The AppGini Blog
A few tips and tricks to make your coding life a tiny bit better.

Trying to detect your application URI using DOCUMENT_ROOT? Read this first!

The application URI is the part of the URL after the host name (domain name) and before the home of your application. For example, for this blog, the URI is /blog/ . If you are writing a PHP application to be distributed and installed in many environments that you have no idea how they are configured, you need to write your application to be as generic as possible when it comes to handling environment parameters. And one of the things you should not assume, is the path in which the application is going to be installed, and accordingly, the application URI.

I used to do the following in my applications to detect the application URI, and I thought that was generic enough to work on any environment:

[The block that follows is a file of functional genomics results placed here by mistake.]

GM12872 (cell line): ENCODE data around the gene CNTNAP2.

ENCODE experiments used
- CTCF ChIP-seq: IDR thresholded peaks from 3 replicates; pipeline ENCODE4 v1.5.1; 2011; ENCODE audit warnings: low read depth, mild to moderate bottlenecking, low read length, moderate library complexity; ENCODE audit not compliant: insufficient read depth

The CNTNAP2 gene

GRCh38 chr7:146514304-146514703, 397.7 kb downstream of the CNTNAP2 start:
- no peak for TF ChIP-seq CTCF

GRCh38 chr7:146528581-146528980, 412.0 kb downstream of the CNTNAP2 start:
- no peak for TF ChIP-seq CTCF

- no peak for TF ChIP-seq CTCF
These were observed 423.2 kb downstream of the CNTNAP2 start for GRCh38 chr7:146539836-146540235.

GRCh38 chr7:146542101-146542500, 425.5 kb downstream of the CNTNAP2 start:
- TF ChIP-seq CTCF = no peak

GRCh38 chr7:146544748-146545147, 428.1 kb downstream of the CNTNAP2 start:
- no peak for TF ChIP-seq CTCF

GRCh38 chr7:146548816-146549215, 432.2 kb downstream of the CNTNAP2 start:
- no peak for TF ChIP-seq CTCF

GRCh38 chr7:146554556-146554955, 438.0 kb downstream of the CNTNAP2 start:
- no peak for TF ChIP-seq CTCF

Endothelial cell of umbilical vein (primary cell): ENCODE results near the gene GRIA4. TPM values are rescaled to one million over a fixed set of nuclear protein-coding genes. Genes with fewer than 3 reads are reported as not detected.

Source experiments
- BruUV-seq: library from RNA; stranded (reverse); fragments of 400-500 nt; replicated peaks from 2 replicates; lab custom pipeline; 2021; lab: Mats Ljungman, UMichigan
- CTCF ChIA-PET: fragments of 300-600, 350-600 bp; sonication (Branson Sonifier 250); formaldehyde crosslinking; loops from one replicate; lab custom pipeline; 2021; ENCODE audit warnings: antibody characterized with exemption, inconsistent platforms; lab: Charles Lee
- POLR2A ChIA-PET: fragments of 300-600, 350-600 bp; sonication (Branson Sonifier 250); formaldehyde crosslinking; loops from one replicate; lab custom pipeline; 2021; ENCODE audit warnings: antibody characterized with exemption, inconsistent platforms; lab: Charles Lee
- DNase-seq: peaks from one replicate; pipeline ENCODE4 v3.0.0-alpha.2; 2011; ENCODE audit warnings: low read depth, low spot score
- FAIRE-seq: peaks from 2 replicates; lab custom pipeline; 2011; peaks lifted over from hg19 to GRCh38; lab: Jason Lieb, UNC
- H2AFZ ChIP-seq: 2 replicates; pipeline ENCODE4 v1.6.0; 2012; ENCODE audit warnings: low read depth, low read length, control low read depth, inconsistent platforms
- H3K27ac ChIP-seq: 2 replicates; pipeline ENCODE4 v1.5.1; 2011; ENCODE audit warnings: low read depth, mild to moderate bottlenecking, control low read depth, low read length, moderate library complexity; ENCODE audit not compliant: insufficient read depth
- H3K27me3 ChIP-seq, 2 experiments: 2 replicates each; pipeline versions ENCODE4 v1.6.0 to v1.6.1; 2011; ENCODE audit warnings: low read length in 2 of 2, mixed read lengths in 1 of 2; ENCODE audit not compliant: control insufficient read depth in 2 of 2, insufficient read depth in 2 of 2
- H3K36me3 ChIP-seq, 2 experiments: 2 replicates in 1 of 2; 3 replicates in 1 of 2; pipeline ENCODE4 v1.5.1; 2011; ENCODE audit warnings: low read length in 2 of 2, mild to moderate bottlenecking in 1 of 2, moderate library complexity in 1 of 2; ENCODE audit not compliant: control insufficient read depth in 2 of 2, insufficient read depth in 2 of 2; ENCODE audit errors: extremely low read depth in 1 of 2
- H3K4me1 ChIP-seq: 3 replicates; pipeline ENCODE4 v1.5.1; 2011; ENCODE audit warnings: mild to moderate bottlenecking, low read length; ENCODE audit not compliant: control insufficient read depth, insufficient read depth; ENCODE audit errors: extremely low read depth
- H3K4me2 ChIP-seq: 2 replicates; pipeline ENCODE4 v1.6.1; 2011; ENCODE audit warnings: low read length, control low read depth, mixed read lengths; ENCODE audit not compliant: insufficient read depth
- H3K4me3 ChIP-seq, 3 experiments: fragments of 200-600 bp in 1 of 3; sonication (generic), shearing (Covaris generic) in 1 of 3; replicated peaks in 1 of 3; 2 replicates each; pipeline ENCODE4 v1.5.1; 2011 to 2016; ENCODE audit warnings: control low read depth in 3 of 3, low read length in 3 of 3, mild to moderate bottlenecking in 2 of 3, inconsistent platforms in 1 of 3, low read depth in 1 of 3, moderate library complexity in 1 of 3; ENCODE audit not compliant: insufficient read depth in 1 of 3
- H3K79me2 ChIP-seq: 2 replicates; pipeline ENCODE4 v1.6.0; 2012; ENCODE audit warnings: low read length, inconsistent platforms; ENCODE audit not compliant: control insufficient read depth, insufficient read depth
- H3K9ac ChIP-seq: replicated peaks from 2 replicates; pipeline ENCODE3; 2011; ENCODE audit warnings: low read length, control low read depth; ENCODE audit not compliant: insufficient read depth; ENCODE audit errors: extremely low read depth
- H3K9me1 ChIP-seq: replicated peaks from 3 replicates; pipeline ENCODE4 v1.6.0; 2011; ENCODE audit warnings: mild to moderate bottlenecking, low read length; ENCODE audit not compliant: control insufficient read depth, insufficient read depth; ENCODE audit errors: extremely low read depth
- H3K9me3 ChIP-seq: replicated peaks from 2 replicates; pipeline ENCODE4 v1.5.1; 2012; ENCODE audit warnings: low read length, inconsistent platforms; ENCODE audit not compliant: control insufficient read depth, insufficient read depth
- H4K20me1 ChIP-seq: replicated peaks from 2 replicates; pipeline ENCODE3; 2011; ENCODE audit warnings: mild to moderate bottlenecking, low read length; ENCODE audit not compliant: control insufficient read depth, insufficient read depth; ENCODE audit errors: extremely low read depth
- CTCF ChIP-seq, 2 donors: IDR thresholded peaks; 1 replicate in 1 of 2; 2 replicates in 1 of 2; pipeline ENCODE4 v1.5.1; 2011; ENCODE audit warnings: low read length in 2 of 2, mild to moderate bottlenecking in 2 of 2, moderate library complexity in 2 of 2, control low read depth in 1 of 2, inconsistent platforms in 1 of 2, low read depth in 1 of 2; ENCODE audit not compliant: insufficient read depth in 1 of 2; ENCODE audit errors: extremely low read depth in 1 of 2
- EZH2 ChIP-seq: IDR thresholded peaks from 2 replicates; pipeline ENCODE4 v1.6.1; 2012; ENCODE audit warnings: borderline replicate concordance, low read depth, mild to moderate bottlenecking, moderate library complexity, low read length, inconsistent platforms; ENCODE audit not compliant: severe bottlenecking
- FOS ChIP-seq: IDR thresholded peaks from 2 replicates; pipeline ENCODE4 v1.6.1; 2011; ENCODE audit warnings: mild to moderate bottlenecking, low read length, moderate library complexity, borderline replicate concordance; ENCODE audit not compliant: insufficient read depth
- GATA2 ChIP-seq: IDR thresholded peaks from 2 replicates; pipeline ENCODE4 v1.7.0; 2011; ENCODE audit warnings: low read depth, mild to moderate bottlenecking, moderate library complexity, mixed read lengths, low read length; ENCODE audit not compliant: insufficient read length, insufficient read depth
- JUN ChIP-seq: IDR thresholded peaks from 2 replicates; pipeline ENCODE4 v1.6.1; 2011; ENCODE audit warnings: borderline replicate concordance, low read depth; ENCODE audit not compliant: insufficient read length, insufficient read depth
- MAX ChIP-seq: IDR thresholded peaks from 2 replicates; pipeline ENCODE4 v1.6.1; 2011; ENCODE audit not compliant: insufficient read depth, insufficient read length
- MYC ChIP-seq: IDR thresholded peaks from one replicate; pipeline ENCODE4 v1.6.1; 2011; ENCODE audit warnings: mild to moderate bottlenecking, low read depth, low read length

function app_uri() {
    $doc_root = $_SERVER['DOCUMENT_ROOT'];
    $helper_path = dirname(__FILE__);

    $lib_uri = str_replace($doc_root, '', $helper_path);
    // returning the app uri after removing 'lib'
    return substr($lib_uri, 0, -3);

I’d place the above function into a helper file and include it in all application pages. calling app_uri() should then return the application URI and it should, presumably, work on all environments, right? Wrong! Sorry!

First of all, let’s see how the above function works, and then see where it would fail. Line 2 above uses DOCUMENT_ROOT to retrieve the path to the main directory for serving pages from our web server. This would, in most Debian systems, for example, return /var/www/html .